- Bentley's first fully electric vehicle expected to arrive in 2025
- EV crossover SUV will be based on Volkswagen's upcoming Artemis platform
- 39 per cent of Bentley owners are considering a BEV as their next car
Bentley has revealed details about its inaugural fully-electric vehicle, which is due for a 2025 release date.
Speaking with Car, Adrian Hallmark, CEO of Bentley Motors Limited, said the upcoming EV would be based on the VW group’s new electric-focussed Artemis platform, which is being headed up by Audi.
Announced in 2020 and expected to launch in 2024, the Artemis project will spawn several models across VW’s various brands, with the EV architecture said to be designed with a focus on electric drivetrains and advanced autonomous driving software.
Unlike other Bentley’s in the past that have been based on already established platforms in VW's arsenal, however, the British automaker is actively involved in the development of the Artemis project.
“With our current cars, we had to get into the engineering largely after they (the platforms) had been done. The difference now is that with Artemis we're right in there at the beginning, helping define it. We're not leading it, but we're going to be a beneficiary of it,” Hallmark told Car.
“Looking forward to electrification, we're going to have closer synergies with Audi. But we will continue to have strong relationships with both brands (Audi and Porsche), and we see this as an opportunity, not a risk.
“No question – we are electrifying. And we need to find the best way to fast-track that, and to lead the technology charge.”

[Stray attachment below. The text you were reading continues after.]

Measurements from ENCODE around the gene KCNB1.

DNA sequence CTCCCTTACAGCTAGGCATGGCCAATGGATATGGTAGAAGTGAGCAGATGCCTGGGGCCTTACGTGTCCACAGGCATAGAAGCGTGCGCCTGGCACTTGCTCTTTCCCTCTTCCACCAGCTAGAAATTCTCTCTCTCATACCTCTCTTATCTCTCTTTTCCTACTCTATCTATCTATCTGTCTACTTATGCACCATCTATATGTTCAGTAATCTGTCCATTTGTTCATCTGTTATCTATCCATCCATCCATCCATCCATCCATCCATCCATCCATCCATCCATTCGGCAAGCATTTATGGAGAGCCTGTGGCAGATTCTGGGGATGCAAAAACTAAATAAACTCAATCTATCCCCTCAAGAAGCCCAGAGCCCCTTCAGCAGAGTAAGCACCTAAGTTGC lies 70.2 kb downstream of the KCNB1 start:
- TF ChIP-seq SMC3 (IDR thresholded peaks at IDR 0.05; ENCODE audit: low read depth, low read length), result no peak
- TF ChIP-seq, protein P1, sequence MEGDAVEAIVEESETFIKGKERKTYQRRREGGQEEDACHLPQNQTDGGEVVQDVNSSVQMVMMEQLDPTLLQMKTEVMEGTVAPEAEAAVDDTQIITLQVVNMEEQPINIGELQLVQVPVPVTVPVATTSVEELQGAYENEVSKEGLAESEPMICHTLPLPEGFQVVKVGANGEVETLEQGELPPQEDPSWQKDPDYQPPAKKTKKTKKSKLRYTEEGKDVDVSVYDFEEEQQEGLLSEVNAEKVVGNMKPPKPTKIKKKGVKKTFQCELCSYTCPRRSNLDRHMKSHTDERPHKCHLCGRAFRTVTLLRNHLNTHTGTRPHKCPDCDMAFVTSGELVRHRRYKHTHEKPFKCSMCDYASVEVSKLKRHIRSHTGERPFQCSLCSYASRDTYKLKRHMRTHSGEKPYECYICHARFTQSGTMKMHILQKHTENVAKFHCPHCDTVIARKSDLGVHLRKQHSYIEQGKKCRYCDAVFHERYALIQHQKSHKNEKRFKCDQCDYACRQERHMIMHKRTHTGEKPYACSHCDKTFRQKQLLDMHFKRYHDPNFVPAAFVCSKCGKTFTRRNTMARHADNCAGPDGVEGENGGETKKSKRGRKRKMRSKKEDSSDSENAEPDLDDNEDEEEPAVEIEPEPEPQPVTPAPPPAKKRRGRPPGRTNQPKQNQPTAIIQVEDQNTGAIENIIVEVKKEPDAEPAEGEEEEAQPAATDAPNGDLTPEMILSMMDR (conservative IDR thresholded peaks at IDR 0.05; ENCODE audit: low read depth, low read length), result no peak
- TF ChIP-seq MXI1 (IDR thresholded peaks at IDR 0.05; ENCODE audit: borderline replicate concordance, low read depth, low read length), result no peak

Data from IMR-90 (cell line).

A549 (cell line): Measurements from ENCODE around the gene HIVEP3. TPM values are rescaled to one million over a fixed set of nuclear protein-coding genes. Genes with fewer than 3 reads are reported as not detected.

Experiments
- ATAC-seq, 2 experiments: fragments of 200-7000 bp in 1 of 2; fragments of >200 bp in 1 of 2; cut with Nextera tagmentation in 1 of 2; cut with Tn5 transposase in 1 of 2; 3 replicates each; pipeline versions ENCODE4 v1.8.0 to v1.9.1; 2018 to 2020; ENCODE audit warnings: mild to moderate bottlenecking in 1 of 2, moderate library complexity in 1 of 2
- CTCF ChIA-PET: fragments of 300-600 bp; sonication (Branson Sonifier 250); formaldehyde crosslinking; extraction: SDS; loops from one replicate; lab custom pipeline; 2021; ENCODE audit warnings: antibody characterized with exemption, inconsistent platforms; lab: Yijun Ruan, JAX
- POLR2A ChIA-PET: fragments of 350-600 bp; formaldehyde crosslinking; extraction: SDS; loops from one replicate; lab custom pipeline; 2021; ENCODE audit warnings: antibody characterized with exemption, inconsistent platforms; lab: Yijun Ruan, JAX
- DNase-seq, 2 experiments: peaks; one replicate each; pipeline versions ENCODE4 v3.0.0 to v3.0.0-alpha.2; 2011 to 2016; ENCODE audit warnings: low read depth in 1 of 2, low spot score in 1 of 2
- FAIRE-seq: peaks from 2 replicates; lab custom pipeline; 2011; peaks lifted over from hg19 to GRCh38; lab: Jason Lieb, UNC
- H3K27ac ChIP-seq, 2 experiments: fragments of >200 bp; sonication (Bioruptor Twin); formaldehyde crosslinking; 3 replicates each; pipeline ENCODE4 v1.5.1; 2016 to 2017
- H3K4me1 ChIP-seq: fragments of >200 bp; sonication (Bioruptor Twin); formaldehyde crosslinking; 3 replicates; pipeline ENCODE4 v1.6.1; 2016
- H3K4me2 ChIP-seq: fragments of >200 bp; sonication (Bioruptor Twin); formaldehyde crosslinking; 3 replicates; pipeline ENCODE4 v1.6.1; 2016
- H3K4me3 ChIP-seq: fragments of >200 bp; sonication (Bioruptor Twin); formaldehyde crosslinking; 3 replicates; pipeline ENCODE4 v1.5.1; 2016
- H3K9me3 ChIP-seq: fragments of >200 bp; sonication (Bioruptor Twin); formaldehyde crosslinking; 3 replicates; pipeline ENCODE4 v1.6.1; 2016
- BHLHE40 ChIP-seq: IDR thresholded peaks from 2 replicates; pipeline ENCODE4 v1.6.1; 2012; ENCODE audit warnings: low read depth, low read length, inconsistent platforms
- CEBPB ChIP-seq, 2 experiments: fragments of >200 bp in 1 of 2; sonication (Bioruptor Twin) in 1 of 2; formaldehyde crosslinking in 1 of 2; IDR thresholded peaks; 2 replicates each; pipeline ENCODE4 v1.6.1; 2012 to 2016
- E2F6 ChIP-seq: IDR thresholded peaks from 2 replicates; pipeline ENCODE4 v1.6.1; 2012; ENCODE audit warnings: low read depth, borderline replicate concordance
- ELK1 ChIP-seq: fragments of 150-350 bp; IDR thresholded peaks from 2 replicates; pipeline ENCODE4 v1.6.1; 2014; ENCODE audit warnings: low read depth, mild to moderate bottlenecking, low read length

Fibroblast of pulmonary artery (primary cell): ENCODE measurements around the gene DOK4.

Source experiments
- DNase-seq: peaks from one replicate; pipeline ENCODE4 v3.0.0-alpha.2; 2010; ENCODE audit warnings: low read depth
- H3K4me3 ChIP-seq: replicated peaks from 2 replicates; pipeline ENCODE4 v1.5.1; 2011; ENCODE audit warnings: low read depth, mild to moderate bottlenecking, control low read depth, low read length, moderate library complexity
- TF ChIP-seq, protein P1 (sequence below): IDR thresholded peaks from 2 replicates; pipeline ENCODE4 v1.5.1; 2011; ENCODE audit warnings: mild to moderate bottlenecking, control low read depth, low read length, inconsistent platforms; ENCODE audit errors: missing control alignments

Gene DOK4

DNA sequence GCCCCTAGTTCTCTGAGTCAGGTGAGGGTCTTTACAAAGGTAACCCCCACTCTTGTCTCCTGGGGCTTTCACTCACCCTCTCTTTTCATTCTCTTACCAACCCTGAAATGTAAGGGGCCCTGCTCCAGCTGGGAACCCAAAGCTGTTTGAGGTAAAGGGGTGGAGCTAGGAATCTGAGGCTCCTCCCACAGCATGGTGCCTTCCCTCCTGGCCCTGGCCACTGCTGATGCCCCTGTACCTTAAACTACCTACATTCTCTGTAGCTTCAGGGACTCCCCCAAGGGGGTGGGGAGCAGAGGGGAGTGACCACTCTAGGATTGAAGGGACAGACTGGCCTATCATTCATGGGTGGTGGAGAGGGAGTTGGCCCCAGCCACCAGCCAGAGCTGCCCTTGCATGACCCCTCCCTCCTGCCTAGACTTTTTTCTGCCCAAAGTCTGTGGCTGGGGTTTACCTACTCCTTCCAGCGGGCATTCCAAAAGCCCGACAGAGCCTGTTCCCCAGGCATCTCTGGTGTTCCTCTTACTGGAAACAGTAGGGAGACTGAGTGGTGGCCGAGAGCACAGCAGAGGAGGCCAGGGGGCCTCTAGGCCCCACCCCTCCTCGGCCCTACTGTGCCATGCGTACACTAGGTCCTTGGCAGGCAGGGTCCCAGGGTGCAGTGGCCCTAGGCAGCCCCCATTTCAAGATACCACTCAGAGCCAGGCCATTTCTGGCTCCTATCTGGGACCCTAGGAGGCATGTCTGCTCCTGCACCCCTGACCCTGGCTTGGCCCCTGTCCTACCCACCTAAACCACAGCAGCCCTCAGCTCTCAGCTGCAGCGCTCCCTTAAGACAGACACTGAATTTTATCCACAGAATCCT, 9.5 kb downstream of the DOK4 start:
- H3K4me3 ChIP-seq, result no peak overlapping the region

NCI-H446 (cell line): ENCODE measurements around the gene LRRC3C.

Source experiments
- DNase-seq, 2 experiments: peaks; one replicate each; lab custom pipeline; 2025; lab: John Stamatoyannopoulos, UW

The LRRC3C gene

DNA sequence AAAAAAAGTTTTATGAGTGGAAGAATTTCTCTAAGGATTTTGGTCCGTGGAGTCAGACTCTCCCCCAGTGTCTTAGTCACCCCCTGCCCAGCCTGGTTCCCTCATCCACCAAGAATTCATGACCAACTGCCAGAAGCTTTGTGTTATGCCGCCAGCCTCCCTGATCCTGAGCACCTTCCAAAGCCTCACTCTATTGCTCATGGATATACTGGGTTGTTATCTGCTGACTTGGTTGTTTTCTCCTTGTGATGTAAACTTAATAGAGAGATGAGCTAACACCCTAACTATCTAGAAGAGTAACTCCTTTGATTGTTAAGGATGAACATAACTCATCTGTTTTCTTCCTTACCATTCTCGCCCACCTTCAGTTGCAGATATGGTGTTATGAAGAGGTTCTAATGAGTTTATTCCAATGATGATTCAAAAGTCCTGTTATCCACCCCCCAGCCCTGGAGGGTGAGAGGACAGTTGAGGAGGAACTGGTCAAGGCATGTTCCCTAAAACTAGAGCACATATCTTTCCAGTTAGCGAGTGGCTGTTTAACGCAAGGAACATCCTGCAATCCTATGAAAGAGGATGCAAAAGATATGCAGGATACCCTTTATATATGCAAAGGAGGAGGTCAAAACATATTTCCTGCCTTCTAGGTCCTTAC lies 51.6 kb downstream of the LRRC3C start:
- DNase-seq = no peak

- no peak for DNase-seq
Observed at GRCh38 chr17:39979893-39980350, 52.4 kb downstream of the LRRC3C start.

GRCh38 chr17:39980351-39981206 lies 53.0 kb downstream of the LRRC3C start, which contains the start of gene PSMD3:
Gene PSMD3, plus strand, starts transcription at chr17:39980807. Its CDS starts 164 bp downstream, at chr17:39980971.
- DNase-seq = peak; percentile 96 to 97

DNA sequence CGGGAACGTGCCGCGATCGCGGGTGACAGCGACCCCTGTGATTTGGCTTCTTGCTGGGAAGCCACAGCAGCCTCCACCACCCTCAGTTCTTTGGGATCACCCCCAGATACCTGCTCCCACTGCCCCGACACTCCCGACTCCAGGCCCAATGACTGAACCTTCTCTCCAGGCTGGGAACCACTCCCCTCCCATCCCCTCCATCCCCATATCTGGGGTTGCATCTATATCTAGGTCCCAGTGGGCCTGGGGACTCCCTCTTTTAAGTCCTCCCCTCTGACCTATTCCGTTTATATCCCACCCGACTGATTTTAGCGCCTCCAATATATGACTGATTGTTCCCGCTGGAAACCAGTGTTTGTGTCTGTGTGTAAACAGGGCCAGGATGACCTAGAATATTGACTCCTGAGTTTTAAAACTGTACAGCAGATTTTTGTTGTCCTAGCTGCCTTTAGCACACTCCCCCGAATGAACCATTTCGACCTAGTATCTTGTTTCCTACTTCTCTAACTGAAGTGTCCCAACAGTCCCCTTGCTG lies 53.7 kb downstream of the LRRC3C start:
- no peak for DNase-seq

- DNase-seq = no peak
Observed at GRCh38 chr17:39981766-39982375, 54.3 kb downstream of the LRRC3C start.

Hallmark explained the British marque was waiting until 2025 to release its first EV because that’s when the battery technology will best serve the automaker.
“2025 is the right time for us,” Hallmark said. “Weight is a concern. But we're seeing rapid evolution in battery power density, and we're dedicated to making things lighter and more aerodynamic.”
The CEO also said the design process for Bentley’s first fully electric vehicle would require a different mindset and approach compared to previous models, with an emphasis placed on composing the car around its EV underpinnings, rather than worrying about styling first and then making sure it all works as a package.
“As we move into EVs we're not going to throw away our brand DNA. But we have to reinterpret it and be a bit more progressive,” he said.
And despite Bentley’s customers’ perpetual desire for 12-cylinder internal combustion engines, (Bentley has sold more 12-cylinder donks than any other carmaker ever) Hallmark also said the Crewe firm had polled data from its clientele, and 39 per cent of Bentley owners were considering a battery electric vehicle as their next car.
As WhichCar previously reported, Bentley will only build hybrid and fully electric vehicles from 2026, however, Hallmark has challenged the UK Government’s hybrid ban that’s due to take effect from 2035, saying the government has not done enough to encourage road users to embrace plug-in hybrids and mild-hybrids, let alone battery electric vehicles.
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